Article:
I would dump all the rocker switches and the relays and use the Hagar MCBs as switches, I not sure though that the Hagar product is intended for DC use. I do know that Merlin Gerin, now Schneider, are approved, we used them in telephone centres.

Well that is the whole point of this thread!

Why waste power heating up the relays when the circuit breaker can act as the switch.

My question in the OP was about how much power is each relay taking as I cant see any difference when I turn off the black rocker switches. By connecting together the bottom two wires on each relay, it takes that relay out of circuit so easy to do without - but able to put back in circuit if we sell the bote.

Concerned now though that the MCBs are not designed for 12V. However, its not that we use these switches (the black rocker ones). The only one we have used (with current flowing) is the water pump switch - to turn off the pump when the water runs out in the tank! The ones that need to be on are usually on all the time.

Share this post


Link to post
Share on other sites
2 minutes ago, Dr Bob said:

Concerned now though that the MCBs are not designed for 12V. However, its not that we use these switches (the black rocker ones). The only one we have used (with current flowing) is the water pump switch - to turn off the pump when the water runs out in the tank! The ones that need to be on are usually on all the time.

Its not the 12v that's the problem its the DC, the breakers may not have a contact designed to deal with the arcing caused by DC, AC self extinguishes the arc. Its an easy job to change the MCB to ones that are DC rated ;)

 

Share this post


Link to post
Share on other sites

I think it was Paula Ratcliffe who dropped the relay batton thingy but she still won the race for her team without it.

Share this post


Link to post
Share on other sites

The Fraud Motor Co did a similar trick. Remember those nice chromeum framed front quarterlight windows on hinges that could be turned inside out to get a nice cool draught through, well Fraud did away with em on the Mk 1 Cortina. It was cheaper to put a diverting flap in the heater box with trunking up to the eyeball outlet vents at both sides of the dashboard, but they still retained a fixed solid quarter light window in black paint. Similar thing happened about the anti smoking thing. Car makers quickly did away with ashtrays and fag lighters and saved bombs of money doing so. But soon along came electronic gadgetry heralding the fag lighter sockets return, which it did, but no ashtray :(  We're being hoodwinked and ripped off all the time.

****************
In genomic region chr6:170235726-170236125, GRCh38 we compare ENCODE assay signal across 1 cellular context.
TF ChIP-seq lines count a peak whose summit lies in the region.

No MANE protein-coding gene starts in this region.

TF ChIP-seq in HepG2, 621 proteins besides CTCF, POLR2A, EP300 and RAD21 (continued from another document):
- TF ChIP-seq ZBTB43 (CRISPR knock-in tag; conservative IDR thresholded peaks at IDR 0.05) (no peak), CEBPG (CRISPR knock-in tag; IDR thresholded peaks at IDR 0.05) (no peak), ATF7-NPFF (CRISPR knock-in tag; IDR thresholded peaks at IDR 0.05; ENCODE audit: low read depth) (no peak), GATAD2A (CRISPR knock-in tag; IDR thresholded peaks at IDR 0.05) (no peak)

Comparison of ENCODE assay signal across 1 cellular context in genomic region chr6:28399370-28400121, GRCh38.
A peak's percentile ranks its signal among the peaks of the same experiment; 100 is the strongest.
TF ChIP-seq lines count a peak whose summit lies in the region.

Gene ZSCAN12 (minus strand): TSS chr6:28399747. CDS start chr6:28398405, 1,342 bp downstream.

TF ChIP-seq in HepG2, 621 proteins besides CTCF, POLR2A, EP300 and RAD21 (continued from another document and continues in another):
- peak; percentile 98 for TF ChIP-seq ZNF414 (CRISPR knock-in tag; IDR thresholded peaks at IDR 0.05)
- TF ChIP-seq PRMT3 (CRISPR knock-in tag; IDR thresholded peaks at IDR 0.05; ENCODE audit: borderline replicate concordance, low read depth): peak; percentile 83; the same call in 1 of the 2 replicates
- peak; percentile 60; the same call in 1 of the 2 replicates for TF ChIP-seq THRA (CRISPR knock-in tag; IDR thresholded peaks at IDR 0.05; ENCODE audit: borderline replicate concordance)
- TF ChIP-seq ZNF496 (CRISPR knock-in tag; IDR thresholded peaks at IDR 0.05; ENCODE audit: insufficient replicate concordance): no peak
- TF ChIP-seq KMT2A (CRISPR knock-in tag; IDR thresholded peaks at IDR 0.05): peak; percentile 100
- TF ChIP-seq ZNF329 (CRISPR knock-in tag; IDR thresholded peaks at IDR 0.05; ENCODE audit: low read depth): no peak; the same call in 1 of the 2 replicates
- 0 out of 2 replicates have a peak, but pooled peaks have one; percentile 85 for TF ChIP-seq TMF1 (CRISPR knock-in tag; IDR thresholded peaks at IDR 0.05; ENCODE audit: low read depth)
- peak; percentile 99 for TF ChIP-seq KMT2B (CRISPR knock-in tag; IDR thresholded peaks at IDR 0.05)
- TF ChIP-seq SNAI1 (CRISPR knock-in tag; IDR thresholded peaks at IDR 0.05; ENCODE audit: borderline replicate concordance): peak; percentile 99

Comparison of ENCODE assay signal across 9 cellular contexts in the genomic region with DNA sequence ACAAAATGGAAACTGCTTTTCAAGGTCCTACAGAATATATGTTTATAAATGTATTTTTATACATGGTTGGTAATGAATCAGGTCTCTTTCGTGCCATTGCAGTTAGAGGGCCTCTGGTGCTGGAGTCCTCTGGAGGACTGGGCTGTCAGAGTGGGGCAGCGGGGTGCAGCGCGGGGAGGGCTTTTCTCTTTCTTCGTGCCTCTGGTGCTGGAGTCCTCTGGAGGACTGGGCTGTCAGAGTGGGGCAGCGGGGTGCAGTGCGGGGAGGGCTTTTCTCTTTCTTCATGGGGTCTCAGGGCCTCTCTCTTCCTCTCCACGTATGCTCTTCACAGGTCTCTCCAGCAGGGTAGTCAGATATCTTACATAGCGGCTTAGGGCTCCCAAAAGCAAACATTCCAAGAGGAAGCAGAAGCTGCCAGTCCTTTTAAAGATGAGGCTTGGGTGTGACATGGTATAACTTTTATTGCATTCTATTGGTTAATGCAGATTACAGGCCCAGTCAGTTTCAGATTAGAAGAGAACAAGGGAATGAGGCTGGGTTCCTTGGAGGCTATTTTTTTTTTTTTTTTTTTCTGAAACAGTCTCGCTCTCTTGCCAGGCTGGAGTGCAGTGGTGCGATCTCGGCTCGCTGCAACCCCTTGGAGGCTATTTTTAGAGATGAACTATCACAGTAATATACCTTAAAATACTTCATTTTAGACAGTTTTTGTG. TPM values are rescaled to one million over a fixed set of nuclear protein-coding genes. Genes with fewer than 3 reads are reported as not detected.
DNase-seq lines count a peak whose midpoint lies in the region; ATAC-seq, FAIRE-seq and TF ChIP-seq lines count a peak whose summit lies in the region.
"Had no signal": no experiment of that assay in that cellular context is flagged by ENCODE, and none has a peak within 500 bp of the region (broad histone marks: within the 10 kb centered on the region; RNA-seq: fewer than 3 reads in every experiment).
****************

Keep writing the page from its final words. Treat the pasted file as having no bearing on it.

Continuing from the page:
Share this post


Link to post
Share on other sites
1 hour ago, Jen-in-Wellies said:

The LED's built in to the weedy panel switches will also be consuming 5 to 10mA each all the time. It all adds up. I can see nine illuminated, so that is another 2Ahr a day at 10mA each.

Jen

40mA is about an amp-hour a day. I had an old fuse panel with illuminated rocker switches which I suspect were pre-LED, and they drew about 40mA per switch. I built a new panel using big toggle switches with built in LEDs from 12v planet, and from memory they drew about 15mA each, so I made up a pack of 2.2k resistors which brings them down to a couple of mA each, and plenty bright enough (if you like illuminated switches, that is...). 

Share this post


Link to post
Share on other sites
1 hour ago, Dr Bob said:

Well that is the whole point of this thread!

Why waste power heating up the relays when the circuit breaker can act as the switch.

My question in the OP was about how much power is each relay taking as I cant see any difference when I turn off the black rocker switches. By connecting together the bottom two wires on each relay, it takes that relay out of circuit so easy to do without - but able to put back in circuit if we sell the bote.

Concerned now though that the MCBs are not designed for 12V. However, its not that we use these switches (the black rocker ones). The only one we have used (with current flowing) is the water pump switch - to turn off the pump when the water runs out in the tank! The ones that need to be on are usually on all the time.

If you aren't breaking the MCB's under load, then there won't be a current flowing to form a long lasting arc that will erode the contacts over time. If they spend most of their time switched on, then all should be fine. AC currents and DC currents will be similar. It is only breaking a DC current that would be a problem. If it was my boat I'd bypass the relays and switch from the MCB's, with the possible exception of the water pump for the reason you say. If need be, just carry a spare MCB to replace any that give up the ghost.

Jen

  • Greenie 1

Share this post


Link to post
Share on other sites

Create an account or sign in to comment

You need to be a member in order to leave a comment

Create an account

Sign up for a new account in our community. It's easy!

Register a new account

Sign in

Already have an account? Sign in here.

Sign In Now

  • Recently Browsing   0 members

    No registered users viewing this page.

×
×
  • Create New...

Important Information

We have placed cookies on your device to help make this website better. You can adjust your cookie settings, otherwise we'll assume you're okay to continue.